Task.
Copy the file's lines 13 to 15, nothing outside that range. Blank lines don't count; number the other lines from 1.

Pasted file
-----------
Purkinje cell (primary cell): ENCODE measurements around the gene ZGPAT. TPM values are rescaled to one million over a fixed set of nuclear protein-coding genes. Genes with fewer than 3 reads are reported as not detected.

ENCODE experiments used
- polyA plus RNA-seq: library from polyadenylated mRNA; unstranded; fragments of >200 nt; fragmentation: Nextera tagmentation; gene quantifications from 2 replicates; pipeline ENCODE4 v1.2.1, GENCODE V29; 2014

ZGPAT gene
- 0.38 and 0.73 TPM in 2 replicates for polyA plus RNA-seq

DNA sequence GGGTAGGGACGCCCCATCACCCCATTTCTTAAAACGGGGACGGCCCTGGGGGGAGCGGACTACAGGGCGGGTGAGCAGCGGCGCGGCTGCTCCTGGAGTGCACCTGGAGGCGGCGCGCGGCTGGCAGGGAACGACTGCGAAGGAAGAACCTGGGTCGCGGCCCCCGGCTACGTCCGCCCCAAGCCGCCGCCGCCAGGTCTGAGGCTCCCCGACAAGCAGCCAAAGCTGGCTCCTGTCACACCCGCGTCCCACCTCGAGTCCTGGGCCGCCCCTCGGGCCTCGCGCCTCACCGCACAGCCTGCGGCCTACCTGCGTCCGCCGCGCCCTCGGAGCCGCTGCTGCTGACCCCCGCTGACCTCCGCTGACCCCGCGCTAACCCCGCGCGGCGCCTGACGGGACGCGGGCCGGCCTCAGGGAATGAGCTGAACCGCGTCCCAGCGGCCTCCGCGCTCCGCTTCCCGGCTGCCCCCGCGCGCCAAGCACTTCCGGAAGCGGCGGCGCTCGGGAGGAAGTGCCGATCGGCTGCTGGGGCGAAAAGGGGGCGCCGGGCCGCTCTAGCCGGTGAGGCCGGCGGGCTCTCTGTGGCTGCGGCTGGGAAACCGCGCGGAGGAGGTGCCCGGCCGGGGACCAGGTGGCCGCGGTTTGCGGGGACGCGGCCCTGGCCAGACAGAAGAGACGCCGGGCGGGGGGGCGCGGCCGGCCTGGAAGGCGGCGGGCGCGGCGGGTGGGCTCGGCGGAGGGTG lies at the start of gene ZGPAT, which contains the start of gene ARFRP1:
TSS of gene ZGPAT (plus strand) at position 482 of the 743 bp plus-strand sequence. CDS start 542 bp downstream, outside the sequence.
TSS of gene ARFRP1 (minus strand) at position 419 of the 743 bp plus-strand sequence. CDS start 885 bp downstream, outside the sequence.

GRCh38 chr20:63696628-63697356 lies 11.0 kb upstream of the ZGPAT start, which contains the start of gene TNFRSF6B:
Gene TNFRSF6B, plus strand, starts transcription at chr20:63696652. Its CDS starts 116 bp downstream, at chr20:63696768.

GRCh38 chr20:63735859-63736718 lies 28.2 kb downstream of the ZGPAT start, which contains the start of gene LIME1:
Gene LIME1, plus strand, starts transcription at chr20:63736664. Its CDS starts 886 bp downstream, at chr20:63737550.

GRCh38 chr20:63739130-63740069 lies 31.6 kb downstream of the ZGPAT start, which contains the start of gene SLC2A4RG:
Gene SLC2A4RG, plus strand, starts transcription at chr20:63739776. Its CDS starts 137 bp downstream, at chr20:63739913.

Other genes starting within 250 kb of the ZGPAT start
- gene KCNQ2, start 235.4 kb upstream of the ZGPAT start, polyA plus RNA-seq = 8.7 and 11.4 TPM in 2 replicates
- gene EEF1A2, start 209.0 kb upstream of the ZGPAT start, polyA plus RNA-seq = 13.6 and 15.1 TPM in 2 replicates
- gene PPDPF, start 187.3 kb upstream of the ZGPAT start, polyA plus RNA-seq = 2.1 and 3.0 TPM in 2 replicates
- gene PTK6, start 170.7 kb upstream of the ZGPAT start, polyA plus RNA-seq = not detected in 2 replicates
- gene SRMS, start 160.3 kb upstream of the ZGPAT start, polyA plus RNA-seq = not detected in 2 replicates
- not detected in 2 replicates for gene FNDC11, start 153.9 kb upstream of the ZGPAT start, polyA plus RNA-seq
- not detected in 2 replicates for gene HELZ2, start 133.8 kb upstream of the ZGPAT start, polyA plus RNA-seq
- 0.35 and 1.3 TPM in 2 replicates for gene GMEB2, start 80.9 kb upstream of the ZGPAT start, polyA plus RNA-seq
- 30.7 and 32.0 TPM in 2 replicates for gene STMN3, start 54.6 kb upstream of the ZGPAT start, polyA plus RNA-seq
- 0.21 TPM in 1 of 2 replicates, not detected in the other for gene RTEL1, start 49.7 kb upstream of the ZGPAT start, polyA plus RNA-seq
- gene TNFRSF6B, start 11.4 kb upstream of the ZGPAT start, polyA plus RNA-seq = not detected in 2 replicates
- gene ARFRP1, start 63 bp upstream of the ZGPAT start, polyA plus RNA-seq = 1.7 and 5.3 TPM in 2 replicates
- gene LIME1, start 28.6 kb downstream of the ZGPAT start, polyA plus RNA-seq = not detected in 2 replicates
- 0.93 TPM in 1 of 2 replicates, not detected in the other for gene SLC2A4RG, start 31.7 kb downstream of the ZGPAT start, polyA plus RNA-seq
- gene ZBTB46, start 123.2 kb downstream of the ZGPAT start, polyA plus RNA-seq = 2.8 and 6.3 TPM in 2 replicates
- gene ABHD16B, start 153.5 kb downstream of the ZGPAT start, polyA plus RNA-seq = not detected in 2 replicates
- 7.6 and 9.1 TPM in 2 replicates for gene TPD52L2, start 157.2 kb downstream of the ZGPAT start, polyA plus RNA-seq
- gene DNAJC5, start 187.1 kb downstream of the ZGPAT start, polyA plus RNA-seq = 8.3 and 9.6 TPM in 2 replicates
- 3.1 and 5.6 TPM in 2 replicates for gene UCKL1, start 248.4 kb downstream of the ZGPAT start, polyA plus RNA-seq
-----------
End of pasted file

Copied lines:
GRCh38 chr20:63739130-63740069 lies 31.6 kb downstream of the ZGPAT start, which contains the start of gene SLC2A4RG:
Gene SLC2A4RG, plus strand, starts transcription at chr20:63739776. Its CDS starts 137 bp downstream, at chr20:63739913.

Other genes starting within 250 kb of the ZGPAT start